The Yaris iA used to be a Scion iA, but the Scion brand is toast. To confuse things further, the iA is really made by Mazda—it’s a Mazda2 (which isn’t sold in the U.S.) with different badging and sheet metal.
The iA’s Mazda DNA is a good thing for a couple of reasons, the first of which is the iA’s interior. Its clean, classy lines and (relatively) upscale materials bump it to the top of the subcompact class (squint and you might think you’re in a mini Mazda3). The iA’s exterior, unfortunately, is nondescript.
The second benefit is the iA’s superb handling. Steering is quick and precise, with decent feedback. The iA’s ride, though on the firm side, is relatively comfortable for short stretches, and body lean through corners is subdued.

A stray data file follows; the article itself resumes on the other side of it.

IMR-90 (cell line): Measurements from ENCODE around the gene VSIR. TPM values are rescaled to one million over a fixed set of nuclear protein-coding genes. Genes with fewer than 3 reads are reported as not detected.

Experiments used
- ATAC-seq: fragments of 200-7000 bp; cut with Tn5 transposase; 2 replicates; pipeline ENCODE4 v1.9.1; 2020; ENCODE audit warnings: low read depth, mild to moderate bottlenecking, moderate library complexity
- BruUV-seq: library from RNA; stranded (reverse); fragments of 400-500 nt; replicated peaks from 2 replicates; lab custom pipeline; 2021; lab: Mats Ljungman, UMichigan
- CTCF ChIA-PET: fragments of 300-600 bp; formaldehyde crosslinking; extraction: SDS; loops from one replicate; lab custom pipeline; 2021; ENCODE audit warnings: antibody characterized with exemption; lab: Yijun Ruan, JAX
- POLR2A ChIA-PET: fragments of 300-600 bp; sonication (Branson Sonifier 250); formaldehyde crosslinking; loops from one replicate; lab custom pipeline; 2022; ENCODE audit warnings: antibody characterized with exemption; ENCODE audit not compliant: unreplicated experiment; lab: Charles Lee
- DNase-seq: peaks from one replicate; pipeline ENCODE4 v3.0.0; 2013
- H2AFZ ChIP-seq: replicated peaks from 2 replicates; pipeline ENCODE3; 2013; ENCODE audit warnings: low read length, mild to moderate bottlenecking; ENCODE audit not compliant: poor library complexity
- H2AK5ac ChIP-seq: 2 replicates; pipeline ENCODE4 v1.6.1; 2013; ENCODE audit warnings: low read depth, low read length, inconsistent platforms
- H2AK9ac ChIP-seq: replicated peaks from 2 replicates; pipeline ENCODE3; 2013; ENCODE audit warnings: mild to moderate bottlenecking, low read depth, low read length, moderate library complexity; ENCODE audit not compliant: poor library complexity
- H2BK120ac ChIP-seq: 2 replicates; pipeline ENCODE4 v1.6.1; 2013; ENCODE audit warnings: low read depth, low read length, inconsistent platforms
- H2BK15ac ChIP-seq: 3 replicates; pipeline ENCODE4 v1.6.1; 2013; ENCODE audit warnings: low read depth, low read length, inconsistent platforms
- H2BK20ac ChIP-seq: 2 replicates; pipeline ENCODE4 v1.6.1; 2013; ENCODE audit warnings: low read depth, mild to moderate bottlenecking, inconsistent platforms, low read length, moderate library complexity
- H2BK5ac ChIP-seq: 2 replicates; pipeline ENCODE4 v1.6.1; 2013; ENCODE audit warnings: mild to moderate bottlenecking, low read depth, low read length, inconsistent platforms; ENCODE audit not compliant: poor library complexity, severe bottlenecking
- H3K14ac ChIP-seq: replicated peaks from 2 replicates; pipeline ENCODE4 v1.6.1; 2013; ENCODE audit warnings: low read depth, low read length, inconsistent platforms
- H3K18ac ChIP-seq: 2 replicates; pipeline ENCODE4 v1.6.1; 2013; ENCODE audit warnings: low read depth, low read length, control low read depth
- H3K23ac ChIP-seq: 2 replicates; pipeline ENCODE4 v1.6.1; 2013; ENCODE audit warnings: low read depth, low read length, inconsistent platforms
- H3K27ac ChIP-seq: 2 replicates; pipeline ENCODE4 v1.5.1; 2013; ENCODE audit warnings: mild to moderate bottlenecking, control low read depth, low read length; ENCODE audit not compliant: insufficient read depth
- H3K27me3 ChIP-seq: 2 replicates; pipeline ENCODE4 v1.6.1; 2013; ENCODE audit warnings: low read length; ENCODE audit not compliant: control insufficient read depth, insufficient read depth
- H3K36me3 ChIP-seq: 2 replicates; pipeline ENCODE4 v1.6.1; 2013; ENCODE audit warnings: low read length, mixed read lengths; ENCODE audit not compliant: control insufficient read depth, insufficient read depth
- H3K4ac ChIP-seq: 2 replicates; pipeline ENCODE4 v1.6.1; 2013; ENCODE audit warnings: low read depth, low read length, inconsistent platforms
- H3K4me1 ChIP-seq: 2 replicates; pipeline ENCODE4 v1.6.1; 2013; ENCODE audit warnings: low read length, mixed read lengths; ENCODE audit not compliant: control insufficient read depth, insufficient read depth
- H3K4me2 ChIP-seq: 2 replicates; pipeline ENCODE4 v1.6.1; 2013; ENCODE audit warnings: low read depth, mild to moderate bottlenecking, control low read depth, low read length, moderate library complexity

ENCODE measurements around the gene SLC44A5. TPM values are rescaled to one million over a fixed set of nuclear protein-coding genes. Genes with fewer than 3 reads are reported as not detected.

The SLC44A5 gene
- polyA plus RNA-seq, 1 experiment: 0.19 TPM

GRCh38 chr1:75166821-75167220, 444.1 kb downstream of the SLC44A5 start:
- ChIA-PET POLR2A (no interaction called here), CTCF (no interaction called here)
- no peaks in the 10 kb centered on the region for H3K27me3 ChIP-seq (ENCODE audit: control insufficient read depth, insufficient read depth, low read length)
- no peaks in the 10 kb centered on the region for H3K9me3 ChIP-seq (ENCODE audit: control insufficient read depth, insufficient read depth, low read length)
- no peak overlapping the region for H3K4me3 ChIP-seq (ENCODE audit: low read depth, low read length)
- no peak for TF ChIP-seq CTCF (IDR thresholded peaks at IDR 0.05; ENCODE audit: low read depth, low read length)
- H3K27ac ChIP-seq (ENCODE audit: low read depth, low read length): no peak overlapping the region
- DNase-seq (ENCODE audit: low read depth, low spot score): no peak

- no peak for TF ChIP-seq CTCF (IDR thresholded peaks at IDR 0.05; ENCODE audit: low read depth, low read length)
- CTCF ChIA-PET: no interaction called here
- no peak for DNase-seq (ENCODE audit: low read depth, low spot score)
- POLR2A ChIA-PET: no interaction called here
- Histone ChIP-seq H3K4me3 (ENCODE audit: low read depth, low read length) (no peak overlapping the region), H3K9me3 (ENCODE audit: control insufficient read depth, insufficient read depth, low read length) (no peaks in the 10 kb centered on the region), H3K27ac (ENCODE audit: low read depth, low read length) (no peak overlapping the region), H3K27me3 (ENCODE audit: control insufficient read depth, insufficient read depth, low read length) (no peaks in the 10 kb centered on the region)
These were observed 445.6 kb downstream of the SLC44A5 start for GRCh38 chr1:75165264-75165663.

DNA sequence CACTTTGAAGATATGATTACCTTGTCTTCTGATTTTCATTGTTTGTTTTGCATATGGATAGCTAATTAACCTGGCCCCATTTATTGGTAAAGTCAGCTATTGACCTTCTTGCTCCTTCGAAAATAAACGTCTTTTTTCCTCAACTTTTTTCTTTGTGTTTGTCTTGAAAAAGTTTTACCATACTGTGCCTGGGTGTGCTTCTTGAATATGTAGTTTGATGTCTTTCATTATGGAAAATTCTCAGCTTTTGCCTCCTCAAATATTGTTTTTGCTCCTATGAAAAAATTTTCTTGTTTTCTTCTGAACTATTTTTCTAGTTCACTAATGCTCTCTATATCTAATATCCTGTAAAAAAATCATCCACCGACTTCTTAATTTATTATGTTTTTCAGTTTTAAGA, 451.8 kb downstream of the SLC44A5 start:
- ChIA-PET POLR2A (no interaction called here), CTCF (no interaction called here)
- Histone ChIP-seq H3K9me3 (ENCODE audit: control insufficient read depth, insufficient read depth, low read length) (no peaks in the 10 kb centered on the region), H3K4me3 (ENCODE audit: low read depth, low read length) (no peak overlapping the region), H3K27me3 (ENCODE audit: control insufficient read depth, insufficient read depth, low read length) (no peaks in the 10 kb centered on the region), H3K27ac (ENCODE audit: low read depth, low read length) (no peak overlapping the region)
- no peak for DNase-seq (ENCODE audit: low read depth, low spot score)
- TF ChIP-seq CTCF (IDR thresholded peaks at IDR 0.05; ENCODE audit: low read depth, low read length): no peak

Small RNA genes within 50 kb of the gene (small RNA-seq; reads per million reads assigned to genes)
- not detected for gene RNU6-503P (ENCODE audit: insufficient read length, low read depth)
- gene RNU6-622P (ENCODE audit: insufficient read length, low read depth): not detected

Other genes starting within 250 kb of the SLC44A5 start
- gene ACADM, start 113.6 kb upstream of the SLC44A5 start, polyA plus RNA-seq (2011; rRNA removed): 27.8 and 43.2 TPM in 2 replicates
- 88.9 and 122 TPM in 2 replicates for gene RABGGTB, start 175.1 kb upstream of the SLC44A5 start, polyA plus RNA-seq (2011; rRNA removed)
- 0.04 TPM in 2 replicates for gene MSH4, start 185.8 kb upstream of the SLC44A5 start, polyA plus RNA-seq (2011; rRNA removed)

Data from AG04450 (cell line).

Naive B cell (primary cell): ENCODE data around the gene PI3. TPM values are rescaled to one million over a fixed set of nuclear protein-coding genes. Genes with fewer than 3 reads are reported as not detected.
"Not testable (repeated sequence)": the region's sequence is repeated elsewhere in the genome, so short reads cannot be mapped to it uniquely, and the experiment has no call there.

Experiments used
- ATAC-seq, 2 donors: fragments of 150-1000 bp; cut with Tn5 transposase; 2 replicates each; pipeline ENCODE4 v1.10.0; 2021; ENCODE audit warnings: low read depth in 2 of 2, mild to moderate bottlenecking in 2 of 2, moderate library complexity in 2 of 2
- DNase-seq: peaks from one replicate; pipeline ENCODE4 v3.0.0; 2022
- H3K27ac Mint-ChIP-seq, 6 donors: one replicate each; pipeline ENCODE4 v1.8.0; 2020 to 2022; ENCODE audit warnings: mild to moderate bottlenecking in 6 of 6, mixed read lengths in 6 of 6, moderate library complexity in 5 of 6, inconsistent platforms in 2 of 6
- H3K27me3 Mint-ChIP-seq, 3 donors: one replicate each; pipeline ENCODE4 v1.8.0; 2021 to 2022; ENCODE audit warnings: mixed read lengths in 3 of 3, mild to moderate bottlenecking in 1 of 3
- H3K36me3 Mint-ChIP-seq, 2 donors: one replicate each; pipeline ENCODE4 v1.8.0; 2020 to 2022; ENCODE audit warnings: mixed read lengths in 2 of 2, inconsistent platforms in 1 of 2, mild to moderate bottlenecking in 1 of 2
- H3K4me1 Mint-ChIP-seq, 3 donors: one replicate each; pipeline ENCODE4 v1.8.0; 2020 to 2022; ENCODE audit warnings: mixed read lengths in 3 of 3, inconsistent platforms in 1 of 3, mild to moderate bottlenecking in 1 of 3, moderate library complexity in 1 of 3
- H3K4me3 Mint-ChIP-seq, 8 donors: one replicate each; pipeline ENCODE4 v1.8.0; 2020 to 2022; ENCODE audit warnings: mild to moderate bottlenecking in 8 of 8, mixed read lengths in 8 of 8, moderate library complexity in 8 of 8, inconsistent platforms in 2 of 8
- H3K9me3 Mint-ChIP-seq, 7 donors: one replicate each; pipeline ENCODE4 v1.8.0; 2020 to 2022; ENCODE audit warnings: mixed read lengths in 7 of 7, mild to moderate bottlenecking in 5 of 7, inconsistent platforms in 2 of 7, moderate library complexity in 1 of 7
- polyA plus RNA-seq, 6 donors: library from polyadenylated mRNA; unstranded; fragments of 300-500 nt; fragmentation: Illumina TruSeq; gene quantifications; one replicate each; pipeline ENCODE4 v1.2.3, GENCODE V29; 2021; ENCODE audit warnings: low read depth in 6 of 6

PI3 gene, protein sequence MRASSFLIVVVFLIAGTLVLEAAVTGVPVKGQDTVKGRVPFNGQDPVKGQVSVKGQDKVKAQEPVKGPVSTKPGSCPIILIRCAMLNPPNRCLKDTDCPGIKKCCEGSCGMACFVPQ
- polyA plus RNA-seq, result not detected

The iA also gets terrific fuel economy (up to 35 mpg combined), has a tight turning circle, is easy to park, and has a standard rearview camera and emergency low-speed automatic braking system. The engine and transmission are smooth, but road noise is intrusive above 45 mph. The trunk is decently sized for a small car, but adults won’t be happy in the backseat for more than a dozen miles or so.
The Yaris iA’s biggest drawback, unfortunately, can’t be ameliorated: It’s a subcompact car, which means that although it’s a great ride in town, it’s not much fun for long drives. It lacks the gravitas and solid feel of even a compact car. But if that’s not a problem, the Yaris iA is definitely worth a look.
Photographs courtesy of Toyota Motor Corp.
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